Demystifying Depression/Facing the Prejudice
Facing the PrejudiceEdit
Most of the advice contained in both instalments of this document is based on one very important assumption: society will give you the means to recover. Unfortunately, this is still far from being the case. A seriously depressed person cannot constantly go over their limits if their brains are to be given any chance of recovering. Take the practical example of restarting work: one has to build up the activity slowly, in accordance with the increase of the maximum capacity of the brain (remember Figure 6 from The Recovery Process). Obviously, this requires some sort of official recognition of the particularities of depression. In theory, this is part of the law and recognised in most civilised countries. In practise, things can be very different.
Do not assume that because you live in an otherwise tolerant and socially-minded society, depression will also be well understood. Bear in mind that other factors come into play, most importantly the fact that cure takes a long time, which means it is also very expensive for an employer. Also, the overall stance towards mental illness might be biased by the prevailing religious substrate, influencing attitudes even of non-religious people: take the example of Calvinism here in the Netherlands. All in all, when depression is the subject, do not be surprised when society shows its ugly side. The good old advice of stashing away some six-months worth of salary for a rainy day is very much applicable in the case of depression: you will need it.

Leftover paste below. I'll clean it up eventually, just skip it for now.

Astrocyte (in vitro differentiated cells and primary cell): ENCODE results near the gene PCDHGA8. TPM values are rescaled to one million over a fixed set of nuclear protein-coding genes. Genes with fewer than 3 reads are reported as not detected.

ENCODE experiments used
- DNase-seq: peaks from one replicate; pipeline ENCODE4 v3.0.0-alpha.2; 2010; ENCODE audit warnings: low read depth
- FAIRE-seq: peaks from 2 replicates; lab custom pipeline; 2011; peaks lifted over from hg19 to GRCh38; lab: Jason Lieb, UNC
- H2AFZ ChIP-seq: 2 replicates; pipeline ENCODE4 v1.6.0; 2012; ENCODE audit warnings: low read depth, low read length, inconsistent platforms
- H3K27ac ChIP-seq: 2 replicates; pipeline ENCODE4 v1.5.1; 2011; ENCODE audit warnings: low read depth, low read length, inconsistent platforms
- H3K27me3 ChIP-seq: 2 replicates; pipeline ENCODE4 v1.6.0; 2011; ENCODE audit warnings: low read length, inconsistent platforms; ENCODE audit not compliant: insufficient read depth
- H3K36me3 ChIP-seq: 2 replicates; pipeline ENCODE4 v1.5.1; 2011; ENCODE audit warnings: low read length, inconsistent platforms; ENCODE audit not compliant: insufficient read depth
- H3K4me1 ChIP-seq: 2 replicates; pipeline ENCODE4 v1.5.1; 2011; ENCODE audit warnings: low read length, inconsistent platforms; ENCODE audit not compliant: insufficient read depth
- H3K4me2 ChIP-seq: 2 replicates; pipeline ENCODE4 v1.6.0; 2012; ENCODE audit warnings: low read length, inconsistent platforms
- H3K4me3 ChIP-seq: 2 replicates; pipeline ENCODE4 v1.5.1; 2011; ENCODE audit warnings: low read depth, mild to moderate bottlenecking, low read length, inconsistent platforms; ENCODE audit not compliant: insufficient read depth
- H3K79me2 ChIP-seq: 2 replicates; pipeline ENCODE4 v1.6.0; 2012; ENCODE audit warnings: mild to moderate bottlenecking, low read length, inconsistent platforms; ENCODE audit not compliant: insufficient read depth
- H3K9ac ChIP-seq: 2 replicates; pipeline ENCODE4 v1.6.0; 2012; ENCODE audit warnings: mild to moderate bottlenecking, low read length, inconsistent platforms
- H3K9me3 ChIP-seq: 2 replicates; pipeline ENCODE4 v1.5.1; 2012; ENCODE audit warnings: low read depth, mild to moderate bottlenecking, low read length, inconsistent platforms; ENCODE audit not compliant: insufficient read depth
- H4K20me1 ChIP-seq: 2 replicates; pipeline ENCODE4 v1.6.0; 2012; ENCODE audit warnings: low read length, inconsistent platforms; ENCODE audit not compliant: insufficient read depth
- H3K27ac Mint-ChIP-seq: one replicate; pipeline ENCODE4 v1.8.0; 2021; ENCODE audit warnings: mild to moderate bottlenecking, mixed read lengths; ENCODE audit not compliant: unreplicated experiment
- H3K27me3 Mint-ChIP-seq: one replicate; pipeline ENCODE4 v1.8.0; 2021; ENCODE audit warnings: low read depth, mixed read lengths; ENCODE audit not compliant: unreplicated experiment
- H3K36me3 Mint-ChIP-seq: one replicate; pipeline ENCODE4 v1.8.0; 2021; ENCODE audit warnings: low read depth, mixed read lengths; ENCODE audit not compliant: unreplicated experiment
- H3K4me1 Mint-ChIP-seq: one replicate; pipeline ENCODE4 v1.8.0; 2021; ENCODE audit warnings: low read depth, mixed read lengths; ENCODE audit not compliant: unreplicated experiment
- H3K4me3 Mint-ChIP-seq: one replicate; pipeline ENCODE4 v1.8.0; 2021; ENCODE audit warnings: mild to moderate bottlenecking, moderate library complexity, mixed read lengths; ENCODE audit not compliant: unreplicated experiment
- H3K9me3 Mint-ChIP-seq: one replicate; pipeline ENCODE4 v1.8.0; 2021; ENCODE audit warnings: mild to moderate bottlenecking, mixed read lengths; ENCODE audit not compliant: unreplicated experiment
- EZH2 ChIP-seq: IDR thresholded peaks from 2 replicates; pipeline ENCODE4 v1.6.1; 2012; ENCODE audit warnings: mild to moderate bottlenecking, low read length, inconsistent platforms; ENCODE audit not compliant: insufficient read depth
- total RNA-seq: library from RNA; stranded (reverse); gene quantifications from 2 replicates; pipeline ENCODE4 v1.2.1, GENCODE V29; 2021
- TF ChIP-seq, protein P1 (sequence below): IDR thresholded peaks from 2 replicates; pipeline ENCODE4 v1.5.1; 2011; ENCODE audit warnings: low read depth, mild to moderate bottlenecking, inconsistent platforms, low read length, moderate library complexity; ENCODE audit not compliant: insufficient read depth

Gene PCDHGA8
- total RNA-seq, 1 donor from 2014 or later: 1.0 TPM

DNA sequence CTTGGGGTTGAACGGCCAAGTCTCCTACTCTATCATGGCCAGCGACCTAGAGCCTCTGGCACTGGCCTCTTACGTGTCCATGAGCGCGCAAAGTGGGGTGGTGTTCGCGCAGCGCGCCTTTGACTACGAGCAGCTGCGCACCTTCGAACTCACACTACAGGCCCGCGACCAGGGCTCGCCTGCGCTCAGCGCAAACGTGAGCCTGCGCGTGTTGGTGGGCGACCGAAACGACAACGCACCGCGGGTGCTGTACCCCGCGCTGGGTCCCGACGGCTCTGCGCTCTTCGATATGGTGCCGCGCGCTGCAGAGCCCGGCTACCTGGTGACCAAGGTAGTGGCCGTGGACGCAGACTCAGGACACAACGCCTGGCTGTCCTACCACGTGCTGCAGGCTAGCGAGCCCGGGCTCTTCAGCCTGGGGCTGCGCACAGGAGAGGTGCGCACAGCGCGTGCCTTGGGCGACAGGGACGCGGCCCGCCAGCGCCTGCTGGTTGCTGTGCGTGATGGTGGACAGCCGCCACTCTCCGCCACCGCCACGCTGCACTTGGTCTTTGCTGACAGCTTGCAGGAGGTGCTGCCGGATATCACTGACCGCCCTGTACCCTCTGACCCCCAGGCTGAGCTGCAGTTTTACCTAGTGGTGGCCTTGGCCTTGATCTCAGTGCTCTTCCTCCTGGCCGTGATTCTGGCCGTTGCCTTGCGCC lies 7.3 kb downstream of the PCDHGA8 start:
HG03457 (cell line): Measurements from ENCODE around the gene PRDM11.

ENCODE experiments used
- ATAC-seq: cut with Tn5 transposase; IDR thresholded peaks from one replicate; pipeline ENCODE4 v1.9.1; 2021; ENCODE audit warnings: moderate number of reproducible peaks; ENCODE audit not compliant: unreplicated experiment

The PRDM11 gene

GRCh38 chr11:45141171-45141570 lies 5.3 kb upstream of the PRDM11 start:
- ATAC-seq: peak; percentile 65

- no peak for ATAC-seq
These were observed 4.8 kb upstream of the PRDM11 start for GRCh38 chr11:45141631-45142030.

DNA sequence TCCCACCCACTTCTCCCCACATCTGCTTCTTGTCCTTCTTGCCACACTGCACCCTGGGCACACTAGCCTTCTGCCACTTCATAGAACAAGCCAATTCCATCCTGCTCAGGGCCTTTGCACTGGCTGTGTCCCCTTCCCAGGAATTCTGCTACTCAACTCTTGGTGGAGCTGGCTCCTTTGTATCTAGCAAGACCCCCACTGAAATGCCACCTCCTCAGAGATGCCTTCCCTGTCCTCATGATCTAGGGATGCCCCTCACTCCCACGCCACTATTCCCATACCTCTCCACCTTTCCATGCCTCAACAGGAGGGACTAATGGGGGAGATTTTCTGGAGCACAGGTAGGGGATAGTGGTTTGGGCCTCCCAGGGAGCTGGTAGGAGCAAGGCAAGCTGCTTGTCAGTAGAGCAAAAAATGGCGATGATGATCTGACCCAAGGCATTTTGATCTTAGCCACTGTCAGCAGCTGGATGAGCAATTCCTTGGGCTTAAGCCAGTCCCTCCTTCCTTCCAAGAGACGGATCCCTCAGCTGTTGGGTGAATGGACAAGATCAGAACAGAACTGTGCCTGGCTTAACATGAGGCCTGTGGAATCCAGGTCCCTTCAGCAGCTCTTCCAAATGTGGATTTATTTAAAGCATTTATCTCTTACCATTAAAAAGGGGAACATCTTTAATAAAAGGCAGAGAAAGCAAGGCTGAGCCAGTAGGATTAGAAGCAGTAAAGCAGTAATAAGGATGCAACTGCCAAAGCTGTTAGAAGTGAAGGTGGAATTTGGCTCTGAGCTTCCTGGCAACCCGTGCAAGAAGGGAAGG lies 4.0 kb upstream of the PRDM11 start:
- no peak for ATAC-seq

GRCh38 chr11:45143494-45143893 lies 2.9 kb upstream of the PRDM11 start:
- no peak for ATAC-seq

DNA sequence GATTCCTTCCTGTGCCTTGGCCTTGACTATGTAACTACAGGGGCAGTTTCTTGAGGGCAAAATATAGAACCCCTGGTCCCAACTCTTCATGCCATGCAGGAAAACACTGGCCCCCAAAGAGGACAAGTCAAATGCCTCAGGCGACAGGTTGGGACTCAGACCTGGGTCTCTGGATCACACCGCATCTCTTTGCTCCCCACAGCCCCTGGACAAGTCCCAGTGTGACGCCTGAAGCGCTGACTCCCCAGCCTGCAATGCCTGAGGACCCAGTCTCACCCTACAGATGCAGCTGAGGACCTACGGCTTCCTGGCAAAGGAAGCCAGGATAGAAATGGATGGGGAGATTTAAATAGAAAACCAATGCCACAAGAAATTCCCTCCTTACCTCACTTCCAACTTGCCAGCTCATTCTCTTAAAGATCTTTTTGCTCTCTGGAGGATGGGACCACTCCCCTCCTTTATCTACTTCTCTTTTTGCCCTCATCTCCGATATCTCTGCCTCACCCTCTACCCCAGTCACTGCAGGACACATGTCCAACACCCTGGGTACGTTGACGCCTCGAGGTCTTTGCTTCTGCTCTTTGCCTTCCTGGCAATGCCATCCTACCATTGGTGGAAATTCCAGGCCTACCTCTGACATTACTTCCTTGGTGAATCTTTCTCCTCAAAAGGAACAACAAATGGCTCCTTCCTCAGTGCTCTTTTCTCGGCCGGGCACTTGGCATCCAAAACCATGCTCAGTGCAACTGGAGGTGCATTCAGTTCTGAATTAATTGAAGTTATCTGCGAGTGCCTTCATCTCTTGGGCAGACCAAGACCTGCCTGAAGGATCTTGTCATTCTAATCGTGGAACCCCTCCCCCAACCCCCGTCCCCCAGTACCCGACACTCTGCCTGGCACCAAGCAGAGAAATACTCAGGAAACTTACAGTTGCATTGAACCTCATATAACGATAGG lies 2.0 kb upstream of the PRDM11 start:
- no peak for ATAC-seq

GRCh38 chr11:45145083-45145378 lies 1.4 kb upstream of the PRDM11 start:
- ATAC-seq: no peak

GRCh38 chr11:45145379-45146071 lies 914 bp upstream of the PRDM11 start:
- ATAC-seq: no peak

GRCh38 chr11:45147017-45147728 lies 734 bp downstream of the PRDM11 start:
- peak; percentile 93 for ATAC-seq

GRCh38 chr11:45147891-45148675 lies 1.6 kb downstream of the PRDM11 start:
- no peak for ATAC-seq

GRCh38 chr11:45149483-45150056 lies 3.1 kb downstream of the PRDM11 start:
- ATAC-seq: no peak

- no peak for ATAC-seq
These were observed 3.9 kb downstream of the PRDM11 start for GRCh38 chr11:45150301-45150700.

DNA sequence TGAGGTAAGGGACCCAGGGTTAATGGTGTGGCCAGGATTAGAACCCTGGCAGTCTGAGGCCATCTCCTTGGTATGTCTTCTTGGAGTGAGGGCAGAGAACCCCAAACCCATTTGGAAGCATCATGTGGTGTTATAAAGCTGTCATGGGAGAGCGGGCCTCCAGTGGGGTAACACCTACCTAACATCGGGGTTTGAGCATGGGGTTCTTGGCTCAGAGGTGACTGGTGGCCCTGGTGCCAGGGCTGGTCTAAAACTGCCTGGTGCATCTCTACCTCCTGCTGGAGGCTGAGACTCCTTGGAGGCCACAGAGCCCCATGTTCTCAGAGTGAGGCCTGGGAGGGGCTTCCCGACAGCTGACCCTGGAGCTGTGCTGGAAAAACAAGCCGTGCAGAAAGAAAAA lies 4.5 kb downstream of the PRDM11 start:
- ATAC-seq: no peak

Interestingly enough, I see no reason—other than prejudice and bad will—why the state of affairs should remain like this. Take again a look at the section on Quantifying Depression: it is well within our means to devise reliable objective tests to assess the seriousness of a depression and/or to determine when a person is again fit enough to work. Depression itself provides more than enough misery. It is inhumane and cruel that the problem should be compounded by lack of recognition.